There were many more such powerful moments to come in his news conference, especially when he addressed his family.
"Your love and sacrifice has been overwhelming. We've been through a lot, and you've handled it all so well. My love for each of you grows stronger each day, and I'm excited — really excited — to start this next phase of our life together."
The funny thing is, the Mariners have been trying to bring in Wilson's replacement for years. Ben Davis and Miguel Olivo were both "catchers of the future" now long in the past. At the end of the year, it always seemed to be good old Danny who had worked his way back into the regular job.
That no doubt would have been the case this year, too, judging from the turnover at the position, had he not blown out his knee. Wilson said yesterday he and his wife had decided before the season this would be his last year, but the injury made him reconsider that decision. The soul-searching question was this: Is this the way he wanted to go out, at the tail end of a lost year?
Only in the last few days did Wilson decide to walk away — ironically, on a knee that appears to have healed well enough to allow him to continue next year. And it's a decision he stated was not subject to a Roger Clemens-like change of mind.
"Through much prayer and discussion, sweat, tears, my decision from the beginning of the year still stands," he said. "The reasons now are the same as the reasons then: just to spend more time at home with my four children, and to begin the next chapter of our life."
As with other Mariners fixtures like Martinez and Jay Buhner, Wilson has an open invitation to rejoin the organization in some capacity, team president Chuck Armstrong indicated. But Wilson, 36, wants to finish his degree, and mainly just soak up the family life that eludes even the most conscientious baseball player.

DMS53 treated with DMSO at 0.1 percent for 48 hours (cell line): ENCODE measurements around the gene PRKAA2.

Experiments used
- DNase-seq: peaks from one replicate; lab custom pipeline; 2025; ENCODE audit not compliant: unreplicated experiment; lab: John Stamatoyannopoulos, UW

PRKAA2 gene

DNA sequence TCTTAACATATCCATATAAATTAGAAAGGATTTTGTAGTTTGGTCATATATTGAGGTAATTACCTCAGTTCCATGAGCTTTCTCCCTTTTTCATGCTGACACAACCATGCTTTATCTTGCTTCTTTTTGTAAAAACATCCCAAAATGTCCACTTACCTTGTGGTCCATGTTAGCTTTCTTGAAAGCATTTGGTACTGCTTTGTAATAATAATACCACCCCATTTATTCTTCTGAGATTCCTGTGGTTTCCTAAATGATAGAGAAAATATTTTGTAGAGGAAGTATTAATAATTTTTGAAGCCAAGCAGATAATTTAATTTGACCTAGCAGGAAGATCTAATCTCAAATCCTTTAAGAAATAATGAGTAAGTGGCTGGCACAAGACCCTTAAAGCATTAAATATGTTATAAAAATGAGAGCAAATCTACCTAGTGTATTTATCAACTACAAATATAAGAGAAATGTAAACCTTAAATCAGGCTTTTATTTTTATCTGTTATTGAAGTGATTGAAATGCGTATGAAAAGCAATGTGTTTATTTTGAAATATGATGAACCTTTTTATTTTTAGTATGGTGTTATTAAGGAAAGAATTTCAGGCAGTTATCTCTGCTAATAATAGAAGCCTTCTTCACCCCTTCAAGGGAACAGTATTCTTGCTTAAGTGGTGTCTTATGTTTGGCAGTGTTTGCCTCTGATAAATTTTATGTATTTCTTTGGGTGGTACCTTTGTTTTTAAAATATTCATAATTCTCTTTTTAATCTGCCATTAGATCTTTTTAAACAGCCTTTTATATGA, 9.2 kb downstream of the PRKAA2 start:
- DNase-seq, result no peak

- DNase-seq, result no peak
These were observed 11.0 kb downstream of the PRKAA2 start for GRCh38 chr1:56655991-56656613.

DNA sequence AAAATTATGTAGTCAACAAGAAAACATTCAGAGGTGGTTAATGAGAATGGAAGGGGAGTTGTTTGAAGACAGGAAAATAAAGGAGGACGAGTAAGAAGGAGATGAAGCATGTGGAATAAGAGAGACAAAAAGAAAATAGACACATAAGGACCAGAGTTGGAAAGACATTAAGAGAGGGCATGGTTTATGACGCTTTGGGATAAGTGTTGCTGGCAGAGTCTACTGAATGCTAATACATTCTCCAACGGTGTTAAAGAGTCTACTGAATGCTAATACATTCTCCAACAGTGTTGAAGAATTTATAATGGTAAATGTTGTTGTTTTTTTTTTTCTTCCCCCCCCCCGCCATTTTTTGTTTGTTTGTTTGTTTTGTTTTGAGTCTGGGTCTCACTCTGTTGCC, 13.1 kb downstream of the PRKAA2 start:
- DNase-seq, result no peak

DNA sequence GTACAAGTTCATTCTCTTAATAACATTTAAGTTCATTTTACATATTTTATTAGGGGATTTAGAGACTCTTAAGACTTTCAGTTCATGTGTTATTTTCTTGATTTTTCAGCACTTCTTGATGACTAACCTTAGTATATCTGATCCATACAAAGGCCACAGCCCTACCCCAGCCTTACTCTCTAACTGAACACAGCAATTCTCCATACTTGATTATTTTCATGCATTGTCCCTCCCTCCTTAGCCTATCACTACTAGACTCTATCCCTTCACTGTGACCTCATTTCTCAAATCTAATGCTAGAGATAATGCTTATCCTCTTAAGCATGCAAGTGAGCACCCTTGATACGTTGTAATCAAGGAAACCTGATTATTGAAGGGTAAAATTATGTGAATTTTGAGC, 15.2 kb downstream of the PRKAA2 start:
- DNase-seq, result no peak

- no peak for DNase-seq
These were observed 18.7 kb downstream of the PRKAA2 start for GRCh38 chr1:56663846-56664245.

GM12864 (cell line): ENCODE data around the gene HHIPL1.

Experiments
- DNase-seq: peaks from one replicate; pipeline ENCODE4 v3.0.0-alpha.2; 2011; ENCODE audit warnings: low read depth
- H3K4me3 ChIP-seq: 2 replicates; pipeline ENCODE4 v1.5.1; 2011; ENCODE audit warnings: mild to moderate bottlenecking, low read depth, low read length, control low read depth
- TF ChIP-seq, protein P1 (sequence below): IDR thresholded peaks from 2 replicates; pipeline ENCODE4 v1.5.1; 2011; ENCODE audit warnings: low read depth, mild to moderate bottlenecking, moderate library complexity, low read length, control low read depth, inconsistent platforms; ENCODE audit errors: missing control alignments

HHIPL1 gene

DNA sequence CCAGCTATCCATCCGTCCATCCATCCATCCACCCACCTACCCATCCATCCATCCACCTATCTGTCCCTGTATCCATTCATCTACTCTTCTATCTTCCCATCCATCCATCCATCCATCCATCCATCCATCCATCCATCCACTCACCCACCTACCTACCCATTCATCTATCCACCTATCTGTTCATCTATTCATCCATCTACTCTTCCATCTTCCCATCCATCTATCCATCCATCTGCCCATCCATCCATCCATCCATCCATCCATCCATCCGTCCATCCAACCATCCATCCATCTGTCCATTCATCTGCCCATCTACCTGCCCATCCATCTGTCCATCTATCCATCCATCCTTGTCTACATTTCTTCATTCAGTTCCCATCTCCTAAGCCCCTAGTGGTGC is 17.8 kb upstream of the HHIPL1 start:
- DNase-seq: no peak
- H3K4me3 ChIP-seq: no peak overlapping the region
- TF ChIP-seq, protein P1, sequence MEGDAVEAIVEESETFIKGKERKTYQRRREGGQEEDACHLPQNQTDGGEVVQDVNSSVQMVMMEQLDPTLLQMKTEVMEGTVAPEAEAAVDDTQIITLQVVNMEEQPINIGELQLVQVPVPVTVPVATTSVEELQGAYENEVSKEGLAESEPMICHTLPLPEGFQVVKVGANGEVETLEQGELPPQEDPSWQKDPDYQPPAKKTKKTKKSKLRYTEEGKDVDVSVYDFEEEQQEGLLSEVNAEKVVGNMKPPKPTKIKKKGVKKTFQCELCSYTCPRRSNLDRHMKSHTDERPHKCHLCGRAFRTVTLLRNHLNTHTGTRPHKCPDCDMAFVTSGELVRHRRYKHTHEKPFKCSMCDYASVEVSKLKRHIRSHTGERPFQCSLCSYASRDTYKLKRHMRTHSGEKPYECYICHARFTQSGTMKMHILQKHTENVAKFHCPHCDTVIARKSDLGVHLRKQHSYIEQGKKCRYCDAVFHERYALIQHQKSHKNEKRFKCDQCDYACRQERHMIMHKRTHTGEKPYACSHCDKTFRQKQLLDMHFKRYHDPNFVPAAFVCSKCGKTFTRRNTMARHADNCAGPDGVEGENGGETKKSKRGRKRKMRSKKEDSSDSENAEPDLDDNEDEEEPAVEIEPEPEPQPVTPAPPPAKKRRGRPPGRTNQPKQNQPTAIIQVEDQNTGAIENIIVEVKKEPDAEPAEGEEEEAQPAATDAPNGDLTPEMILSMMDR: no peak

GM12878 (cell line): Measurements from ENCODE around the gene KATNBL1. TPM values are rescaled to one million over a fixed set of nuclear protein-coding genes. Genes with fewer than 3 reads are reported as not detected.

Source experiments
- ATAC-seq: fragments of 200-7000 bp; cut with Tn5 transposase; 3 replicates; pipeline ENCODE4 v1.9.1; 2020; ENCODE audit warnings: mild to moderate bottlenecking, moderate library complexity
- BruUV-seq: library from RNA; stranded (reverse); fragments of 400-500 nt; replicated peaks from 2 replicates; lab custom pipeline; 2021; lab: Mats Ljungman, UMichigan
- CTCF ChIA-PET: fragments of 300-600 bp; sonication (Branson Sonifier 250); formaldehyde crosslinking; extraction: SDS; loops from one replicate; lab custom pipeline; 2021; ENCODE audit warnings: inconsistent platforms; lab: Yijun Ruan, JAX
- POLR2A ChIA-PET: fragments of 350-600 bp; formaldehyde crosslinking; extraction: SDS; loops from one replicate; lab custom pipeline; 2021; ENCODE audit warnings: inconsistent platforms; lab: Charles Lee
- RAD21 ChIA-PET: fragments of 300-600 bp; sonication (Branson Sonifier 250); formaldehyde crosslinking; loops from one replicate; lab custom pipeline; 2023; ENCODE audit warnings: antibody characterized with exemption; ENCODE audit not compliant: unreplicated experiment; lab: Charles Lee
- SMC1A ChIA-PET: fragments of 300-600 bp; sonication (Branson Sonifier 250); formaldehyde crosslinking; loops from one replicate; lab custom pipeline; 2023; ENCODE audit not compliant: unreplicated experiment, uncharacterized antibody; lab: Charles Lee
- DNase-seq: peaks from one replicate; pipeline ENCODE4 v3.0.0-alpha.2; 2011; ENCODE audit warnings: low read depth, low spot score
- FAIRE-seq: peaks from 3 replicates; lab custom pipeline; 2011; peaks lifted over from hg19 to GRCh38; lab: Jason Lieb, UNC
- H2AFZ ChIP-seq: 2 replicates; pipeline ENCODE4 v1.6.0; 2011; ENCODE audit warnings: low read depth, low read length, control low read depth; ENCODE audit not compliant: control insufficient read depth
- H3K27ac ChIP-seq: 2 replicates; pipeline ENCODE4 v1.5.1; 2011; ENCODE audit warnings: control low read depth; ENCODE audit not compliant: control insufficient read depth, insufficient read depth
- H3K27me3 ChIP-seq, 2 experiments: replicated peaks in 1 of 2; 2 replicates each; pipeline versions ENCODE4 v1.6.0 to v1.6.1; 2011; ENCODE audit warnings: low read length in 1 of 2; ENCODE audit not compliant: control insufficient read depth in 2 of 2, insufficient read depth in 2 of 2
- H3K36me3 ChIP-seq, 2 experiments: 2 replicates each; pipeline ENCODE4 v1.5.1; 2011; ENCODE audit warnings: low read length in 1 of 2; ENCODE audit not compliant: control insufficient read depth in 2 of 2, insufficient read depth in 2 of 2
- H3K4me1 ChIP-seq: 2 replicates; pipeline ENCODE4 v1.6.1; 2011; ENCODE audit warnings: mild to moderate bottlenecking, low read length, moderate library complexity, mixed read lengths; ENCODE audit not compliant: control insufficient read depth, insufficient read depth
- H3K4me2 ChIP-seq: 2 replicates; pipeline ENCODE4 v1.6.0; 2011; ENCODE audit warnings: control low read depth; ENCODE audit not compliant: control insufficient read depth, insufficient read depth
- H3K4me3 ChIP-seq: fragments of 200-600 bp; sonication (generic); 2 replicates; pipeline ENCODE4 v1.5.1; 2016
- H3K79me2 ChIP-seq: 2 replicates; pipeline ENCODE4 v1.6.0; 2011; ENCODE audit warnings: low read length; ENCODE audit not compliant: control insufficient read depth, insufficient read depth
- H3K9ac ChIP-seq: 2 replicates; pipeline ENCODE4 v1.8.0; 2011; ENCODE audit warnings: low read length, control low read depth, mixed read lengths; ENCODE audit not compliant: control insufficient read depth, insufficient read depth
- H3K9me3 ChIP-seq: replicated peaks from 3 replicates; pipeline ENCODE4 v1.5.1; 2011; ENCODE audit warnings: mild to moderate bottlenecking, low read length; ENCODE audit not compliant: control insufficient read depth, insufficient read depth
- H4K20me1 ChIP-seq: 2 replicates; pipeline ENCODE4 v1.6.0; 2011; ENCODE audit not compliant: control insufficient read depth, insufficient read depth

Wilson's retirement is all the more poignant for what it represents — the last link to the glory days of a team that has been mired in misery for the past two seasons.
Wilson was, as Armstrong pointed out, "the last of a generation of players who re-made and saved baseball in Seattle. ... He came over at the end of the '93 season at the behest of Lou Piniella. Lou said, 'We had to get this guy.' "
True story, confirmed Piniella, who remembered how, when he managed the Reds, all the pitchers in Cincinnati wanted to warm up with the young kid from the University of Minnesota.
Wilson was an expert handler of pitchers, an adept caller of games, and good enough with the bat, in his prime, to warrant respect. But Piniella, and just about everyone else from the Mariners, weren't remembering much of that yesterday. They were celebrating the man.
"He's been one of my favorites I've ever managed," Piniella said. "He could very easily have been captain of the team. If I had chosen a captain, with all the great players we had, I think Danny would have ended up taking that position."
Wilson at one point yesterday said deciding to retire was "a little shattering" — but only, I'd suspect, a very little. Wilson, of all outgoing ballplayers, seems grounded enough to make the transfer to civilian life a smooth and prosperous one.
"It's my time to give back," he said, smiling through the tears.
Copyright © 2005 The Seattle Times Company